[Update: United Airlines has apparently agreed with the conclusion below, and has changed its policies so that once a passenger has taken their seat, they cannot be replaced by a United crew member needing a seat. That still leaves lots of wiggle room. United also says they will not use police unless a passenger is disruptive. All this to the good.]
David Dao, the doctor dragged from a United Airlines flight this week suffered a concussion, a broken nose, two broken front teeth, and certainly a trauma that is worthy of PTSD.
So, let’s play a little game of ethics-in-economics thinking.
First, presumably the airline thought it was within its rights to evict the passenger, even though he was already in his seat waiting for take-off.
Second, the airline thought that the benefits of kicking him off were worth the costs, namely, they would get a flight crew of four to Louisville in time for the next flight to Newark to take off.
Let’s suppose the second flight serviced a plane of 100 passengers. Using standard utilitarian calculus, the inconvenience of one passenger would not justify inconveniencing 100 other passengers on that second flight. Kicking off David Dao makes perfect sense when you use economic and utilitarian logic.
Of course, specifics matter to a utilitarian calculus. The passenger evicted was a doctor. Perhaps he was needed in Louisville to perform life-saving surgery, in which case the doctor’s situation was far more than an inconvenience.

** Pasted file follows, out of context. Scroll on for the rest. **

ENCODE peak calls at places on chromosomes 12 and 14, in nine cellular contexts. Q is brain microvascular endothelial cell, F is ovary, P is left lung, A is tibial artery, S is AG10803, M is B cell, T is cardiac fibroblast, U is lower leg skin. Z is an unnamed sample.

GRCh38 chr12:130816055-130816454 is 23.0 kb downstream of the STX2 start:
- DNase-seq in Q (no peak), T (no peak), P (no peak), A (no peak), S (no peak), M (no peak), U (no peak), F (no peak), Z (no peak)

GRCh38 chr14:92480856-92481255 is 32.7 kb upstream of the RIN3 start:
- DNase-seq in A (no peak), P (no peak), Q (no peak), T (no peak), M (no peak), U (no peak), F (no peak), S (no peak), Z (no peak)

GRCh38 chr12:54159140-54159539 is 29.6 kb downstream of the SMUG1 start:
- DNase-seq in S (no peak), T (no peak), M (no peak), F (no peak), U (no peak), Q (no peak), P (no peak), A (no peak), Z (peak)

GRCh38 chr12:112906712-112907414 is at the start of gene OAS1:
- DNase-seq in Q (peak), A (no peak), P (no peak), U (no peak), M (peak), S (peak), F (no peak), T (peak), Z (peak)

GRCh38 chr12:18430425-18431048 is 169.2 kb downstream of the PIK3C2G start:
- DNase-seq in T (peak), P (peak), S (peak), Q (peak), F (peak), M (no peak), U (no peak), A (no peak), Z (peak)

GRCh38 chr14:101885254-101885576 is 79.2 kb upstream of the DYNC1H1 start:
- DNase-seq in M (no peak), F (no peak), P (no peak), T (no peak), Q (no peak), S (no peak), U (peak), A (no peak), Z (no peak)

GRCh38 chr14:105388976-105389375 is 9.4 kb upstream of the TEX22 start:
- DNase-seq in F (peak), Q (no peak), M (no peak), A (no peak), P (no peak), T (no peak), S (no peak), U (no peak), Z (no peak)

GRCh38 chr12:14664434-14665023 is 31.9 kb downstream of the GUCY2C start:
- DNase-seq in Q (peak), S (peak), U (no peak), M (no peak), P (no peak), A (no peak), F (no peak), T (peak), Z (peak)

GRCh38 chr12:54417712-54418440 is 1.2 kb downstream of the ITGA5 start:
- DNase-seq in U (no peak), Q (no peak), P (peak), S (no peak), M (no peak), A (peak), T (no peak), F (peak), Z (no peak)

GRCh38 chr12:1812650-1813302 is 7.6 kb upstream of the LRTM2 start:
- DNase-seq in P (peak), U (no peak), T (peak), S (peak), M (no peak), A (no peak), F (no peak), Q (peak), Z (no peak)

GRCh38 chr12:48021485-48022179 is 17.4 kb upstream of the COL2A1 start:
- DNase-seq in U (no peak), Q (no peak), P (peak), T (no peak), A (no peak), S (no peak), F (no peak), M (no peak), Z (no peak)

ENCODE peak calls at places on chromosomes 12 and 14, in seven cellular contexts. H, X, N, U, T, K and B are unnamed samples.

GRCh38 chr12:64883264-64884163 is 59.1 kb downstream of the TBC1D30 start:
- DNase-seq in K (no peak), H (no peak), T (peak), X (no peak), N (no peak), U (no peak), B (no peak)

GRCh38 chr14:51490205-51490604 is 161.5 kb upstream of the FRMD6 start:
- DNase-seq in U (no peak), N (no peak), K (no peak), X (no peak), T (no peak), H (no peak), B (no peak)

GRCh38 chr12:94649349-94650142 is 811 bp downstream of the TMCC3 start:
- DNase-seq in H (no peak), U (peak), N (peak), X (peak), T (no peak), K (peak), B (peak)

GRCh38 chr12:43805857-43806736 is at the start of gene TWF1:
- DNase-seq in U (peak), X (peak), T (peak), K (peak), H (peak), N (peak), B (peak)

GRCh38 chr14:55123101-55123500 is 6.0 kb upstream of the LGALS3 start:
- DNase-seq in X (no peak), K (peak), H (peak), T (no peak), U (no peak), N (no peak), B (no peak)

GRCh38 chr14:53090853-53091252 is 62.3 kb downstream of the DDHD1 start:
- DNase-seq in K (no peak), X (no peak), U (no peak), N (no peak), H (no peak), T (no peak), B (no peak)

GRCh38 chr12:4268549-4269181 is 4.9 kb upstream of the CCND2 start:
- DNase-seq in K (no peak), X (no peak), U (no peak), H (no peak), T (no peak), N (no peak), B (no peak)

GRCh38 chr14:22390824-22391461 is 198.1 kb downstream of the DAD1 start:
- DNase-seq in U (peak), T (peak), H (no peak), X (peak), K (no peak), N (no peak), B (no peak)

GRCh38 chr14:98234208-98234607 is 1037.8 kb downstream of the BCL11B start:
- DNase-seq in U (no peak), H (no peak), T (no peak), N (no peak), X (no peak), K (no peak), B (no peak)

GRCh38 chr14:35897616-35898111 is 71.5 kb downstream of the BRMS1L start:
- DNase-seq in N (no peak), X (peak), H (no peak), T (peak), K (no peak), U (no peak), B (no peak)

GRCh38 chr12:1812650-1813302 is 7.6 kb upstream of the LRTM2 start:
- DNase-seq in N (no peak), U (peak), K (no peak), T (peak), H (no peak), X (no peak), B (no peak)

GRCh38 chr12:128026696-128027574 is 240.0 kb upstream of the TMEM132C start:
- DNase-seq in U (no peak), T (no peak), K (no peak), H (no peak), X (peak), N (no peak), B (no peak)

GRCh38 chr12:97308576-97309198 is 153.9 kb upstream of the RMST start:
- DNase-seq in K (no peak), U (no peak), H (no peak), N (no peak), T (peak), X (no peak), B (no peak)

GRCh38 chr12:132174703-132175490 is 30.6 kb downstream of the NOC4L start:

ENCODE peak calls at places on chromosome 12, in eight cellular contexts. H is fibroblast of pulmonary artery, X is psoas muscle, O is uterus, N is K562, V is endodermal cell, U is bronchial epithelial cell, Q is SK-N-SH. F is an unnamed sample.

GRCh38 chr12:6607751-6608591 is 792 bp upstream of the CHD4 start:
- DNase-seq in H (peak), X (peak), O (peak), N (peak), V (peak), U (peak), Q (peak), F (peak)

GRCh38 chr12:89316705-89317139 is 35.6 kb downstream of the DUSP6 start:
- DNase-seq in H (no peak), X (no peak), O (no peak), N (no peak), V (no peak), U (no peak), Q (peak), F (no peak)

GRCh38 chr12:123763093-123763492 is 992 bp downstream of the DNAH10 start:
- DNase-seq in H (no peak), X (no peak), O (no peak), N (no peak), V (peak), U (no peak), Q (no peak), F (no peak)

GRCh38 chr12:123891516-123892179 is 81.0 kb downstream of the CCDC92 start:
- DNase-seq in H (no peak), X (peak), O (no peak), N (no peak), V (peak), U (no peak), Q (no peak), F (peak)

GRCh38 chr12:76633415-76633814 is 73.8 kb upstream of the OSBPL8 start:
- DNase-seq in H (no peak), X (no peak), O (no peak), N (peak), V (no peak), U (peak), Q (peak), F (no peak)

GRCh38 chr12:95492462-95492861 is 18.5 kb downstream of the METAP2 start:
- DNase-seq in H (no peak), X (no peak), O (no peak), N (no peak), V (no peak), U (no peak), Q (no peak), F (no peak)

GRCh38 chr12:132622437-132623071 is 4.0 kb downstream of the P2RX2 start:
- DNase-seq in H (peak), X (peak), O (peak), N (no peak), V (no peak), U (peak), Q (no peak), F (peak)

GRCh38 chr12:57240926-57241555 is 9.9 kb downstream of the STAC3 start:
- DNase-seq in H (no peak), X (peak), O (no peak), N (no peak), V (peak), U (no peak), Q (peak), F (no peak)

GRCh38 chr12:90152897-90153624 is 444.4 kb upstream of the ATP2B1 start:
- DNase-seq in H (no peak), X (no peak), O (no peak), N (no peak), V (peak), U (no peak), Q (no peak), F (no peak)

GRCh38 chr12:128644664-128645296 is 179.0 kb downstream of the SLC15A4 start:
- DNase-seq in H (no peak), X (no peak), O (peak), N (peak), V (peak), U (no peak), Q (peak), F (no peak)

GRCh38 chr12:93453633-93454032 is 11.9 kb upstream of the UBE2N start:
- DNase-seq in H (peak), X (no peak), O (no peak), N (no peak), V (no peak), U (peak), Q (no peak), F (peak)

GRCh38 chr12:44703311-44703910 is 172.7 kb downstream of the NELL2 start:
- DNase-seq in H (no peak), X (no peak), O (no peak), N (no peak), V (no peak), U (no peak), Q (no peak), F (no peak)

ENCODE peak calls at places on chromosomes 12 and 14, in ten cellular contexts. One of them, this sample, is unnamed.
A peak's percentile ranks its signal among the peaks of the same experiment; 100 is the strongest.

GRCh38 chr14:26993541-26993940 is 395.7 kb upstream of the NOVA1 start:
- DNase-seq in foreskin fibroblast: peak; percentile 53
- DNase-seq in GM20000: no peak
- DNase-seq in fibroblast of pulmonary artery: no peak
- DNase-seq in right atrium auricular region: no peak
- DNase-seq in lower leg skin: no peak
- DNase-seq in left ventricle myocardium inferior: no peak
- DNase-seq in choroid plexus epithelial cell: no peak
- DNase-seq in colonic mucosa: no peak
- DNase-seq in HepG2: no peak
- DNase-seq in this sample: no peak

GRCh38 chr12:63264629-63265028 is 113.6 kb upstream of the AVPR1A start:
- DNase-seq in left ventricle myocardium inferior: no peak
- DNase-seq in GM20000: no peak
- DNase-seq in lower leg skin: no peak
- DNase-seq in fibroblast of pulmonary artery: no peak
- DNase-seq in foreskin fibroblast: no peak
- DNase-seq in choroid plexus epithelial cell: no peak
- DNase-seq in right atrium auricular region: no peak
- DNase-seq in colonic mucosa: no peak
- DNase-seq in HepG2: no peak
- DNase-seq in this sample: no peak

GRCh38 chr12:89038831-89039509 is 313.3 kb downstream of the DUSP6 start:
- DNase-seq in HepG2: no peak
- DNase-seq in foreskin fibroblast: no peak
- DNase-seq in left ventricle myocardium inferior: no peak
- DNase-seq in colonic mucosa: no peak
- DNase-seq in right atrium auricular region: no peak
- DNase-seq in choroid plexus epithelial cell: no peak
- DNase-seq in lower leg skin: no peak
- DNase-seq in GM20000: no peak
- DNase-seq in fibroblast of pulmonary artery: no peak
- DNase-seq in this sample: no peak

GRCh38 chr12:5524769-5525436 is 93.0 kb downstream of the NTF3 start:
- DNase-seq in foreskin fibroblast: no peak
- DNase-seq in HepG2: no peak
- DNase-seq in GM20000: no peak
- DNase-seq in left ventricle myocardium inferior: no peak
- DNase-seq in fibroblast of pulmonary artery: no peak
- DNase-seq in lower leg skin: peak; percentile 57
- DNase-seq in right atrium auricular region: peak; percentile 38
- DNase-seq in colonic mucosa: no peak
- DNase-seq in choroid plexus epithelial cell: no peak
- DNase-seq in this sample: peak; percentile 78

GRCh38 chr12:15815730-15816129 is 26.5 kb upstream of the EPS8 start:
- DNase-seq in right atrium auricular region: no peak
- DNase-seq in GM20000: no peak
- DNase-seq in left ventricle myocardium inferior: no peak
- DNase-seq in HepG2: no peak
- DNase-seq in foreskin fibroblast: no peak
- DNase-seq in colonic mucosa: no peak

Luckily for us, most airlines solve the overbooking problem by using the price system, giving a bonus to those who voluntarily inconvenience themselves, creating a win-win situation. This time, no one took the bonus bait, even though the reward got up $800.
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The airline then simply chose some passengers to evict (not sure by what allocation system). They compounded that by using force. Herein lies the ethical problem behind utilitarian and economic calculus: there is no respect for human rights—at all.
The airline’s approach was unethical on several grounds. First, considering the lawsuit that will happen, the horrible bad press, and so on, the cost-benefit calculation the airline made was way off base. Even if the airline had to raise its bonus to $2,000 to find a willing passenger, wouldn’t that be far less costly than even one hour of a major law firm’s time to defend them in the coming lawsuit, not to mention the lost revenue from angry customers flying on other airlines?
But more importantly, by treating Dr. Dao as a piece of meat, and forcibly dragging him from the plane, the airline failed to treat Dr. Dao with a modicum of respect that would be expected under Kantian ethics.
What makes it far worse (to my mind) is that Dr. Dao was already on the plane and in his seat. He paid for it using legal tender, he received a valid boarding pass with seat assignment, the boarding passed was scanned and validated by the gate attendant, he went down the walkway and down the aisle to his seat. He had rented that seat! It is very late in the process to say he can’t rent the seat after all.
The endowment effect in behavioral economics tells us that once someone possesses something they are far less willing to give it up. If the airline had told him he would have to give up his plane seat while he was waiting at the gate, he would likely not have had the same visceral reaction of ownership and of refusing to give it up.
Persnickety lawyers will say the fine print gave the airline the right to evict under either circumstance, but what is legal and what is ethical here differ. Moral sentiments say the airline erred badly.